OSIRIS-REx will fire its thrusters to leave its 900-meter orbit around Bennu, unfolding its robotic arm to point the circular sampling head toward the surface. During this descent, the on-board flight computer will compare the catalog of photos in NFT to those snapped in real time by its navigation camera, NavCam2. If there’s a disparity between the two sources, the flight computer will adjust the trajectory. At 5 meters from the surface, OSIRIS-REx will halt for a final consultation of the NFT software and the on-board hazard map. If the software predicts the spacecraft is on course to contact a smooth part of Bennu, OSIRIS-REx will proceed. If all goes as planned, flight controllers will receive confirmation that the spacecraft touched Bennu’s surface at 4:12 p.m. local time.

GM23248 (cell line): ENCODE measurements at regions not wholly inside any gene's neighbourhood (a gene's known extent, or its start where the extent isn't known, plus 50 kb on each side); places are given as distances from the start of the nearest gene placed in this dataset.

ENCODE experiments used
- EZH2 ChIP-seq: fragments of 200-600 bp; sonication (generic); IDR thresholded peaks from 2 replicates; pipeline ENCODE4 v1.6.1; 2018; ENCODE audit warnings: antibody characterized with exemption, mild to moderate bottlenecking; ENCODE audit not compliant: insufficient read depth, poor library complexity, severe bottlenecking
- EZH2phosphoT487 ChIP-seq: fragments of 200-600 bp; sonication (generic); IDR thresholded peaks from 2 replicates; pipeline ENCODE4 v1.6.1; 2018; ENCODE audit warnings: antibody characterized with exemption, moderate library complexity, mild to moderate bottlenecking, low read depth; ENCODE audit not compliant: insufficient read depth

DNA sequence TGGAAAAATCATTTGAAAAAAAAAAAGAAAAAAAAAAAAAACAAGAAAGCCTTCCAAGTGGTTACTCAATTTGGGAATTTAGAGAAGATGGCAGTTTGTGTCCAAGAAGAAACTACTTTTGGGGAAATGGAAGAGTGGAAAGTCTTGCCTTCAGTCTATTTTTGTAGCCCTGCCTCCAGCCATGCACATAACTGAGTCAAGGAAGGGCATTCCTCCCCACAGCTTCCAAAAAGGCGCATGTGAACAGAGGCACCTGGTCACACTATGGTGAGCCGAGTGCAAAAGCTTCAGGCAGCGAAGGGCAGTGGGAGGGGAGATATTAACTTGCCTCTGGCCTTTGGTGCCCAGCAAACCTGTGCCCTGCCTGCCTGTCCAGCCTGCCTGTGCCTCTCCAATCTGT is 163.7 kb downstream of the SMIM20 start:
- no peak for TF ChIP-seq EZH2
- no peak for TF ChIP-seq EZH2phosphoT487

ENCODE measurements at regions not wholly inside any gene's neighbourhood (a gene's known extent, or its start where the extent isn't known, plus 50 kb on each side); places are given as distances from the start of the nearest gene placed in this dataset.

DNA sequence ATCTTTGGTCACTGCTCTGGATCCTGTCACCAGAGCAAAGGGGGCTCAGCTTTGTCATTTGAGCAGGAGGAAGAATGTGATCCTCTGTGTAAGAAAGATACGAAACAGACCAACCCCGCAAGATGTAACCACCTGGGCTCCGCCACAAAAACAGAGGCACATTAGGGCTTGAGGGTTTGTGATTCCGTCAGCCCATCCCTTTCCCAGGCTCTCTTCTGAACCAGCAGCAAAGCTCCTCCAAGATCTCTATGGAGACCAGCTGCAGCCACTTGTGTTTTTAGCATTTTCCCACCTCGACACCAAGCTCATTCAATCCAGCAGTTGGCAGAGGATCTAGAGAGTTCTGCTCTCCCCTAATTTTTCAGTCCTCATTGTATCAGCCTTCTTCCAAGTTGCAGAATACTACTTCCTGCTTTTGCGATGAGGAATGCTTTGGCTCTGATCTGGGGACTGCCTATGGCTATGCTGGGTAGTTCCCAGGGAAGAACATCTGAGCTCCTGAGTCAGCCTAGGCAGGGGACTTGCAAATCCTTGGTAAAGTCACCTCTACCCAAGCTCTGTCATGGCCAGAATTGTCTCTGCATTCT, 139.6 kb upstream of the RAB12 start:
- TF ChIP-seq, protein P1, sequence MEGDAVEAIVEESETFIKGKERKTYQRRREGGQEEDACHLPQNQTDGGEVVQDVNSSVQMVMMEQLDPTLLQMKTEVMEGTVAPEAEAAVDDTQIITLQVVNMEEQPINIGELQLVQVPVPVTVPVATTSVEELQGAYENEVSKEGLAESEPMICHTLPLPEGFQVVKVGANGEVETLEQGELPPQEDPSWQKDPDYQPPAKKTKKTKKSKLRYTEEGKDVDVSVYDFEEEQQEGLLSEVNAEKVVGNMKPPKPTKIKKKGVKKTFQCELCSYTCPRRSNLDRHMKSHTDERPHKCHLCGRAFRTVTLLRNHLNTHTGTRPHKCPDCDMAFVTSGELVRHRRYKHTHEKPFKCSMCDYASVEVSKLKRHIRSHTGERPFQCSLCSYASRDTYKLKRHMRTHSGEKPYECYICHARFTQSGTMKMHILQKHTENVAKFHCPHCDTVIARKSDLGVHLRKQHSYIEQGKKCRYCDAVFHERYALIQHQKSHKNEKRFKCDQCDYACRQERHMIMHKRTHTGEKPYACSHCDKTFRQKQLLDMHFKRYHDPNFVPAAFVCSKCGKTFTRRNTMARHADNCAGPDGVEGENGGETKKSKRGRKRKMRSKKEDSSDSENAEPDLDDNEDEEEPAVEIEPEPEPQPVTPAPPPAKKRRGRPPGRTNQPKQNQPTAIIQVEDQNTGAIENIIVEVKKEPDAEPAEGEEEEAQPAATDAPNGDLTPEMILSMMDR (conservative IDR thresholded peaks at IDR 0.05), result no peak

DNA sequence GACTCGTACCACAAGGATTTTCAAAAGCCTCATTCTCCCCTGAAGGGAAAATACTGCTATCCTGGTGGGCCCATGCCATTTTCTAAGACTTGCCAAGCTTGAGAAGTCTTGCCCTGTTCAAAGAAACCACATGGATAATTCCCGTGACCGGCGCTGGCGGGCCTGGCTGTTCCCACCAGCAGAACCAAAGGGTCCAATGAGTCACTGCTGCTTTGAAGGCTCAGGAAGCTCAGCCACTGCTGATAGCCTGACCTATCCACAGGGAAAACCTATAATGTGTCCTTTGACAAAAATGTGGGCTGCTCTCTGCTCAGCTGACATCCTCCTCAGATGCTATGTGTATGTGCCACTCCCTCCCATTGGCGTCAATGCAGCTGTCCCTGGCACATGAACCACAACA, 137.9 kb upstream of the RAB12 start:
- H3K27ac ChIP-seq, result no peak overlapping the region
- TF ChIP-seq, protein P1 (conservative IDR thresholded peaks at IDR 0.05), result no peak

The sampling head will touch Bennu’s surface for about 10 seconds, releasing a burst of nitrogen gas through its outer ring that will stir up the regolith, sending the fine grain material swirling into the sampler. Then OSIRIS-REx will fire its thrusters to back away from the surface. Scientists back in mission control in Colorado will receive the first images of the sample collection on Wednesday, and plan to spend the next week examining footage from the sampling camera, SamCam, to determine if OSIRIS-REx collected the required 60 grams of regolith.